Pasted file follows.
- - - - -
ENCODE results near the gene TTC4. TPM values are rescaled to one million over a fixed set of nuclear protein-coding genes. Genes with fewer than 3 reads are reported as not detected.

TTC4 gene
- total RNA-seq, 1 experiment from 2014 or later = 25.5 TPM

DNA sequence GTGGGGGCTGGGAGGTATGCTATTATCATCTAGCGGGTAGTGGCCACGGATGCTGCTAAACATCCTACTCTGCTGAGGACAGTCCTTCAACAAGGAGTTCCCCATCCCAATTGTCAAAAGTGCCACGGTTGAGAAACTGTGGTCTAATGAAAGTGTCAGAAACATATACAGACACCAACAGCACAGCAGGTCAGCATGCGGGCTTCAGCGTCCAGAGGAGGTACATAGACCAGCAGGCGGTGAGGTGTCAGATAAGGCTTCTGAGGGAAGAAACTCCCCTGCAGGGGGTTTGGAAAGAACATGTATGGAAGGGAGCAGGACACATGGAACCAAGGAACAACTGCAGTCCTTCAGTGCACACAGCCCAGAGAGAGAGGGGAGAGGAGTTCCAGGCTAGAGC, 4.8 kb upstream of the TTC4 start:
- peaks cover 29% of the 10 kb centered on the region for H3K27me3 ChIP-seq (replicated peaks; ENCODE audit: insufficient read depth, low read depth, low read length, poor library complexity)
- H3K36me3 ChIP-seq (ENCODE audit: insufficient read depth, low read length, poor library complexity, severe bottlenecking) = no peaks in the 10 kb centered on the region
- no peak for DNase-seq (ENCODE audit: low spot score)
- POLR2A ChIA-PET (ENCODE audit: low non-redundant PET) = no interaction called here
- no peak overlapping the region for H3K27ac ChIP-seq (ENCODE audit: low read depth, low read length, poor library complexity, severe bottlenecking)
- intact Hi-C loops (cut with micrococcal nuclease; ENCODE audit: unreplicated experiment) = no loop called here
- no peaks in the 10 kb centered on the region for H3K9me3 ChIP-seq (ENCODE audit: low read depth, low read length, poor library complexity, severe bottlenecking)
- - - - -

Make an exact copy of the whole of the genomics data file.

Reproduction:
ENCODE results near the gene TTC4. TPM values are rescaled to one million over a fixed set of nuclear protein-coding genes. Genes with fewer than 3 reads are reported as not detected.

TTC4 gene
- total RNA-seq, 1 experiment from 2014 or later = 25.5 TPM

DNA sequence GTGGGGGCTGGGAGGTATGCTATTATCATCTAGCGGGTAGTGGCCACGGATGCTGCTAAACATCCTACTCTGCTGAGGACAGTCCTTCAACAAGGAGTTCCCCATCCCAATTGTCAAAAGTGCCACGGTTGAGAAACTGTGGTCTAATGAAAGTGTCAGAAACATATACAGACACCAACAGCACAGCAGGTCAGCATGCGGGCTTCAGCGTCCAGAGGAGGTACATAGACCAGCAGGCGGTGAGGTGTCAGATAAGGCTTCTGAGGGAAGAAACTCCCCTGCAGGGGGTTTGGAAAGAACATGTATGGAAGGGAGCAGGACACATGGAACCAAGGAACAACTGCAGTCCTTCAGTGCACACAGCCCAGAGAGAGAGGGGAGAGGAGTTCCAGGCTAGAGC, 4.8 kb upstream of the TTC4 start:
- peaks cover 29% of the 10 kb centered on the region for H3K27me3 ChIP-seq (replicated peaks; ENCODE audit: insufficient read depth, low read depth, low read length, poor library complexity)
- H3K36me3 ChIP-seq (ENCODE audit: insufficient read depth, low read length, poor library complexity, severe bottlenecking) = no peaks in the 10 kb centered on the region
- no peak for DNase-seq (ENCODE audit: low spot score)
- POLR2A ChIA-PET (ENCODE audit: low non-redundant PET) = no interaction called here
- no peak overlapping the region for H3K27ac ChIP-seq (ENCODE audit: low read depth, low read length, poor library complexity, severe bottlenecking)
- intact Hi-C loops (cut with micrococcal nuclease; ENCODE audit: unreplicated experiment) = no loop called here
- no peaks in the 10 kb centered on the region for H3K9me3 ChIP-seq (ENCODE audit: low read depth, low read length, poor library complexity, severe bottlenecking)